Merger Review at the North Pole: The Problems of Dual Review in Telecommunications Mergers and a Proposal for FCC Leadership.

Date01 July 2020
AuthorGreene, Audrey

TABLE OF CONTENTS I. INTRODUCTION 247 II. BACKGROUND 248 A. FCC Process and Standard of Review 248 B. DOJ Process and Standard of Review 250 C Coordination Between the DOJ and FCC During Merger Reviews 251 D. Weaknesses of the Current Merger Review System 252 1. Merger Reviews Often Take More Than 180 Days 252 2. Some Voluntary Commitments Are Unrelated to the Merger Under Review 255 3. The Dual Review System Wastes Government Resources 257 E. Potential Reforms to the Merger Review System 258 1. Some Call for a Reduction of the FCC's Role 258 2. Some Call for a Reduction of the DOJ's Role 259 III. ANALYSIS 259 A. The Case for FCC Leadership in Telecommunications Mergers 259 1. The FCC's Merger Review Scope is More Comprehensive 260 2. The FCC Has More Expertise Regarding Telecommunications 262 3. The FCC's Merger Review Process is More Transparent 263 4. As an Independent Agency, the FCC is Better Insulated from Political Pressure 263 B. Reforming the Dual Review System through Elevation of the FCC's Role and Reform of its Processes 265 1. Congress Should Revise the Clayton Act to Exempt Mergers Involving Telecommunications Licenses from DOJ Review 265 2. The FCC Should Issue Guidelines Limiting the Nature of Voluntary Commitments 266 3. Congress Should Pass Legislation Holding the FCC to the 180-Day Timeline Absent a Judicial Extension 266 C. Rebutting Potential Counter-Arguments 267 1. This Proposal is Neither Underinclusive nor Overinclusive 267 2. The FCC Has the Economic Expertise Needed to Lead this Review Process 268 3. This Proposal Would Not Lead to the Approval of Anticompetitive Mergers, Nor Would it Lead to the Denial of Procompetitive Mergers 269 4. This Proposal Would Not Open a Pandora's Box 269 IV. CONCLUSION 270 I. INTRODUCTION

At Christmastime, Santa is the decision-maker. Every year, children write him notes, explaining their good behavior and why they deserve a toy truck rather than a lump of coal. (1) To increase their chances, they might even leave out milk and cookies on Christmas Eve.

Imagine, for a moment, that children had to obtain approval from both Santa and Mrs. Claus for that truck. A child would have several questions. Why do I have to write two letters instead of one? Do Mr. and Mrs. Claus have different definitions of "good" and "bad"? Why don't the Clauses divide up this task?

Whether or not one believes in Santa Claus, this anecdote may be familiar to readers in the telecommunications world. Both the FCC and the Department of Justice (DOJ) have authority to review telecommunications mergers, leading to a protracted and unpredictable review process. Many have advocated for a simpler review process, but few agree on what changes are best. A majority of scholars suggest that the DOJ should obtain primary authority over telecommunications mergers, while a minority would give it to the FCC.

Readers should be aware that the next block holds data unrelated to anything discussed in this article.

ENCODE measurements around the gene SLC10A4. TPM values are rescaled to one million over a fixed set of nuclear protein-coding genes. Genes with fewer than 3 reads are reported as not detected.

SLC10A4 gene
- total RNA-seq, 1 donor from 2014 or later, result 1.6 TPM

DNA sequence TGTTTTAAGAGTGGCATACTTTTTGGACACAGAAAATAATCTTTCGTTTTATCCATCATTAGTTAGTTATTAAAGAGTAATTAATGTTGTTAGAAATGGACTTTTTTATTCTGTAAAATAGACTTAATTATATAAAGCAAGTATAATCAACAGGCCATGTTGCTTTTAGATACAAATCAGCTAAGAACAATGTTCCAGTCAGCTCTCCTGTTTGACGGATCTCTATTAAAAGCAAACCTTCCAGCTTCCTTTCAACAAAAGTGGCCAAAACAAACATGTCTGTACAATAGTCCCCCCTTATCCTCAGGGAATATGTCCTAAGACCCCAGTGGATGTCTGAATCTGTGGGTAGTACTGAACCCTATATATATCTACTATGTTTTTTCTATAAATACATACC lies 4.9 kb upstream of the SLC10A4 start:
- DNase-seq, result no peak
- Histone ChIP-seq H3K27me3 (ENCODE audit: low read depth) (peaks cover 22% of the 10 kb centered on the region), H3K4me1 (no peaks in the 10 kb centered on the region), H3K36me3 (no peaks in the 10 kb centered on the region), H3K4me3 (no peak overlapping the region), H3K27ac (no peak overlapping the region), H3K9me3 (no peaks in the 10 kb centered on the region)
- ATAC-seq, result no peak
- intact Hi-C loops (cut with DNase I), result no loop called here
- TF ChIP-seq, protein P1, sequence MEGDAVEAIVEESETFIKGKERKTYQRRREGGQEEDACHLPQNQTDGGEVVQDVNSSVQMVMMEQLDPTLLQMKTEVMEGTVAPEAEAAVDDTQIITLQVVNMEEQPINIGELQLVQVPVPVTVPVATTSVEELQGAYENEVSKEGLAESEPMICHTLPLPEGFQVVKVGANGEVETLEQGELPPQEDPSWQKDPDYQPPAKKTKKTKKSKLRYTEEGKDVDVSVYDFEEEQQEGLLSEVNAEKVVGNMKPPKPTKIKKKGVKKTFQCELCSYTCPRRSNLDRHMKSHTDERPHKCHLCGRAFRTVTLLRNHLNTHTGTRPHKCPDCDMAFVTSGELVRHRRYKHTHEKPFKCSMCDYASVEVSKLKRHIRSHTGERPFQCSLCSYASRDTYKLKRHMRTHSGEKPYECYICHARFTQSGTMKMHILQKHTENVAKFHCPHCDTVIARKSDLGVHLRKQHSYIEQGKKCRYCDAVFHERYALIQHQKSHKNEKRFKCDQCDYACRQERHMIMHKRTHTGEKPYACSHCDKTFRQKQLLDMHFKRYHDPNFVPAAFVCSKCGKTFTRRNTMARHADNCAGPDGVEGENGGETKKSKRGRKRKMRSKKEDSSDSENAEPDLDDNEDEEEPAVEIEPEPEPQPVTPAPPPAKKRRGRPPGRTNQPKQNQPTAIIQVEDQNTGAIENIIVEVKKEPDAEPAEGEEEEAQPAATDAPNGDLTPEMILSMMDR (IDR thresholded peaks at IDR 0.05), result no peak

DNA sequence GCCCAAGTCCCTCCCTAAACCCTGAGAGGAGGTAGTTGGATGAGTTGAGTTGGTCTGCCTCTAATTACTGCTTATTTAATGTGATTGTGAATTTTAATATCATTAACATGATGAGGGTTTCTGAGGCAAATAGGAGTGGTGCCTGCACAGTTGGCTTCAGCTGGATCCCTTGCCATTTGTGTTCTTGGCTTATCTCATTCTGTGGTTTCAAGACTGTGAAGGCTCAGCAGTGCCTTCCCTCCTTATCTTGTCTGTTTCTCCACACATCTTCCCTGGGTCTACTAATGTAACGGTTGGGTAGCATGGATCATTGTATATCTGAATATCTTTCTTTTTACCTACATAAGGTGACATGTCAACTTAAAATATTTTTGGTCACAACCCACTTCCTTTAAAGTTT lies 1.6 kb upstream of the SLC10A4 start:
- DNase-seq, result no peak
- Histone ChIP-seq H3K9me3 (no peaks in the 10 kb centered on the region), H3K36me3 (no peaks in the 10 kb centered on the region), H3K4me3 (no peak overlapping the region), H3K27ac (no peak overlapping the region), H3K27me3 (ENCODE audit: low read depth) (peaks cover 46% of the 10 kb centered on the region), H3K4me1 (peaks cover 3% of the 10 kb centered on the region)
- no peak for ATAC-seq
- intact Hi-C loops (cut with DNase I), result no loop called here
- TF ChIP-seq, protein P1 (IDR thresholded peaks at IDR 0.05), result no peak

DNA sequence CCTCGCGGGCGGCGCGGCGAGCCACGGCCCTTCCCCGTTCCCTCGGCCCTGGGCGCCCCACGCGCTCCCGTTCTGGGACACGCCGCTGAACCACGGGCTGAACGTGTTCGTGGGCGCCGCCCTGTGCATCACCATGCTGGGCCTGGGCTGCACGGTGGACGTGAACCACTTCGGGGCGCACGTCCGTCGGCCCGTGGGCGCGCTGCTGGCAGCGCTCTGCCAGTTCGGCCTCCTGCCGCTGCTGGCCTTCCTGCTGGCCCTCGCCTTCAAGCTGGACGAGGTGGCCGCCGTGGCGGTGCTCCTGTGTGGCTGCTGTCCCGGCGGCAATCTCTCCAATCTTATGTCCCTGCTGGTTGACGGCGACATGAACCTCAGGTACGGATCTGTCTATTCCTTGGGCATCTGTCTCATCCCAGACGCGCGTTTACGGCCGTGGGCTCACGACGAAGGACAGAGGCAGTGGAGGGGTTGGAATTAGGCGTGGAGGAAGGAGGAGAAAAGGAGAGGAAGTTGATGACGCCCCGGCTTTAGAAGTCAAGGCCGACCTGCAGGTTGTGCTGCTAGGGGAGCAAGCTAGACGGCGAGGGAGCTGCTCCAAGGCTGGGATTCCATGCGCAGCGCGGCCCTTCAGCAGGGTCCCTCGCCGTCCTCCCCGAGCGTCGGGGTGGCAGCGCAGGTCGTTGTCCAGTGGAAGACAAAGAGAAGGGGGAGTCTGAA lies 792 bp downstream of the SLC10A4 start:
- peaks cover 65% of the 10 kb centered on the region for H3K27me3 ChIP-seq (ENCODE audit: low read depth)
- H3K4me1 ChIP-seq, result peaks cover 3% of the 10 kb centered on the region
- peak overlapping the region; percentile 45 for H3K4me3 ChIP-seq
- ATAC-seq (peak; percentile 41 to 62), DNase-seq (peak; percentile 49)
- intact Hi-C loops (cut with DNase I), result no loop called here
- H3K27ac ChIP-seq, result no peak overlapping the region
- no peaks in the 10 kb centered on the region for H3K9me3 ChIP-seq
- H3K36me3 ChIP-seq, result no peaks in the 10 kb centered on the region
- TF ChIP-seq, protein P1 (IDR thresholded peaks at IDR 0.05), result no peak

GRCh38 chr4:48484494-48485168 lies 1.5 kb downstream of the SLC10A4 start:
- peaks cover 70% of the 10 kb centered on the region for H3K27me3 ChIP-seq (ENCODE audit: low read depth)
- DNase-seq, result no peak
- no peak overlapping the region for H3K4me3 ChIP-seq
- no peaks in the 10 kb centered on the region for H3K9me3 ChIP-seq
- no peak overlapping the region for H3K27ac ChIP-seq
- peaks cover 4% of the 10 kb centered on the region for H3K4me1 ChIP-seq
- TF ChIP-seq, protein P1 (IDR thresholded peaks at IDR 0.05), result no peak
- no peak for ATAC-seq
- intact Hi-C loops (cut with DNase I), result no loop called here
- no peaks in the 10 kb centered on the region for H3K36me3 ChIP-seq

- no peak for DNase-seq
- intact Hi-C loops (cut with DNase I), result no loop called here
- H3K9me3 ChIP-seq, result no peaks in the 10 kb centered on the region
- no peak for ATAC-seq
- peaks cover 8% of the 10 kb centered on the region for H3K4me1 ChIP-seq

The minority's view is correct for four reasons. First, the FCC's merger review process is more comprehensive than that of the DOJ. Second, the FCC has more expertise regarding telecommunications. Third, the FCC's merger review process is more transparent than that of the DOJ. Fourth, as an independent agency, the FCC is a more neutral decisionmaker than the DOJ, which is part of the executive branch. The FCC is not perfect, but its weaknesses can be addressed through simple reforms relating to time limits and voluntary commitments. In summary, this Note calls for Congress to pass a law granting the FCC sole authority over mergers involving transfers of telecommunications licenses.

Part II of this Note summarizes the current dual review system and identifies its weaknesses. The leading criticisms of the status quo are, first, that it is inefficient, and, second, that the FCC's use of voluntary commitments is problematic. Part II also provides a survey of suggested reforms, several of which call for the FCC to take on a smaller role than this Note proposes. Part III explains why a larger role for the FCC--paired with reforms to the FCC's own process--is the optimal solution. Part IV concludes that, with common sense reforms that focus on processing time and voluntary commitments, the FCC is well positioned to lead the review of telecommunications mergers.


    This section summarizes the dual review system. Sub-Parts A and B explain the FCC's and DOJ's authority to review mergers, focusing on their respective organic statutes, as well as their standards of review. In Sub-Part C, this Note discusses the interaction between the two agencies, which is characterized by inconsistency and a lack of transparency. Finally, Sub-Part D identifies the weaknesses of the status quo, which include a protracted review process, uncertainty stemming from voluntary commitments, and a waste of government resources.

    1. FCC Process and Standard of Review